Study shows interventions, though few, can be effective for students with high-functioning autism
LAWRENCE — Across the country, more and more young people are being diagnosed as with autism spectrum disorder, including those with high-functioning autism. Yet there is little research into how to help educators serve students with high-functioning autism, especially adolescents in middle and high school settings. New research from the University of Kansas shows that interventions can be successful in helping this population and calls for more research in the area.
Glennda McKeithan, lecturer and associate in the autism program in the Department of Special Education, was a classroom teacher for more than 25 years. She wanted to look at the research available on interventions for secondary school students with high-functioning autism, or HFA.
There is a good deal of research in autism, but the majority of the focus tends to be on students with more severe needs on the lower end of the spectrum who are younger and in more restrictive special education settings. McKeithan authored a comprehensive review of the literature in high-functioning autism published in peer-review journals from 1985 to 2015. The study, co-authored with Edward Sabornie of North Carolina State University, was published in the journal Exceptionality.
The authors reviewed 23 studies and concluded that interventions can be successful for the designated age group and helping individuals with HFA improve both academic achievement and behavioral or social problems. Of the reviewed studies, 13 focused on social interactions and decreasing inappropriate behaviors, while the other 10 focused on improving academics.
The studies, which focused on students served in general education classrooms, demonstrated effective interventions based on scientifically sound research. McKeithan argues that more research in the area must be conducted to add to the vast improvements in understanding autism made in recent decades. Many secondary students with HFA are often not served in self-contained special education classes and may be perceived as difficult, unmotivated or socially awkward. In such cases, when students’ needs are not addressed, they may not be as academically successful as they could potentially be. This could lead to more problems as they exit secondary schools, such as a decreased likelihood to participate in post-secondary education, obtain/maintain meaningful employment and fewer career prospects, McKeithan said.
The review focused on studies designed with students of average or near-average intellectual ability. Students in the study were reported as being intellectually capable of succeeding in their general education classes. However, they were not making satisfactory academic and/or social progress. This can be a common issue because the needs of secondary students with HFA can be overlooked. Individualized Eduction Program teams may determine that minimal progress in academic classes does not indicate a need for special education services. It is important for IEP teams to simultaneously consider the communication and social needs of these students because there is a connection between these skills and the development of critical thinking and problem-solving skills, McKeithan said. This reinforces the need for practical and effective evidence-based interventions to meet the needs of these students.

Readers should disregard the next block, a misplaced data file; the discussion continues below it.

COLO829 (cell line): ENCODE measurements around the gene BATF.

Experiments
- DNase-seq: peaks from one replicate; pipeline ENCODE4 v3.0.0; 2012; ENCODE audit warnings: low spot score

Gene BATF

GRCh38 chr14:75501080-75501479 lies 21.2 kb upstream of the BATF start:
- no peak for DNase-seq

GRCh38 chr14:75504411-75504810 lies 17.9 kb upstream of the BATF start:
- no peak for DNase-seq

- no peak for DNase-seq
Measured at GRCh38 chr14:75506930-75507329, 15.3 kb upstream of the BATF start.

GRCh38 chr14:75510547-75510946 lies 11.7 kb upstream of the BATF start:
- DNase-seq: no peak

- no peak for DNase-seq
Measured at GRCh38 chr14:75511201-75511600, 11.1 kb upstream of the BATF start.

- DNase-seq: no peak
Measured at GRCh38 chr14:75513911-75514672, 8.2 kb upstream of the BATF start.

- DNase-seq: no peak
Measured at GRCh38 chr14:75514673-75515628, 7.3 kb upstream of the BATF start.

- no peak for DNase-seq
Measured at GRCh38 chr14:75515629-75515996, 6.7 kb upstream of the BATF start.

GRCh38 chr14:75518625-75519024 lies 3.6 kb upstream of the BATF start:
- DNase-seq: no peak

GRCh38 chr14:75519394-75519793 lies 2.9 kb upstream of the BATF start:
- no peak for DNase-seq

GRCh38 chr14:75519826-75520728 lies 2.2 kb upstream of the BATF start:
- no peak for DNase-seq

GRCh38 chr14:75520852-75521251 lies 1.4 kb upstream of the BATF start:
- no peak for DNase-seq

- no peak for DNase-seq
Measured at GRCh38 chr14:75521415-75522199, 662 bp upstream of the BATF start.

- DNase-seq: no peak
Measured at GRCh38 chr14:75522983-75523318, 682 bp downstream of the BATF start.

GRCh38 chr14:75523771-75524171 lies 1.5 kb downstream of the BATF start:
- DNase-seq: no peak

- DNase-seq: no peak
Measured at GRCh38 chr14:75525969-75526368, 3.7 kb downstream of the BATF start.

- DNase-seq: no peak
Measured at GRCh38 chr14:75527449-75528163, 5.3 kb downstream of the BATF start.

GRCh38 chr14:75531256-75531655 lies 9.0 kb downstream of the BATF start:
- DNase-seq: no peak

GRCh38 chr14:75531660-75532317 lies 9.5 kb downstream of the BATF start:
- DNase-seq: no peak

“Teachers need interventions that are practical. If you’re a teacher with 36 students in your classroom, there’s a limited amount of time to research what evidence-based practices (EBPs) are out there,” McKeithan said. “Once more research in this area published, I think it will be easier to prove there are effective EBPs available.”
The results showed that interventions based on an analysis of need and applied by individuals familiar with the student in a typical classroom setting were most effective. Strategies that used peer-mediated instruction and intervention and technology-aided instruction and intervention show great potential, the authors wrote.
McKeithan said additional research into interventions for adolescents with HFA in middle and high school settings is needed, and to address the issue, an increase in grant funding, enhanced focus on that area of autism studies and concerted efforts to disseminate the findings to educators are all necessary. In addition, many of the strategies could prove to be beneficial to all students. Teacher educators who work with current and future teachers can help to bridge the gap between research and practice by sharing EBPs that are appropriate and easy to use in general education settings.
“Interventions for students with HFA are a consistent need. My graduate students in the KU MSE and graduate certificate for ASD report who work with these students in different settings around the world consistently report that there is a significant need for strategies that work and are evidence-based,” McKeithan said. “We have reason to believe these strategies can be effective. Now it is time to do more research and get word to teachers that strategies are available and can be applied in general education settings. This will help maximize the potential for students to achieve and be more productive as they transition out of secondary educational settings.”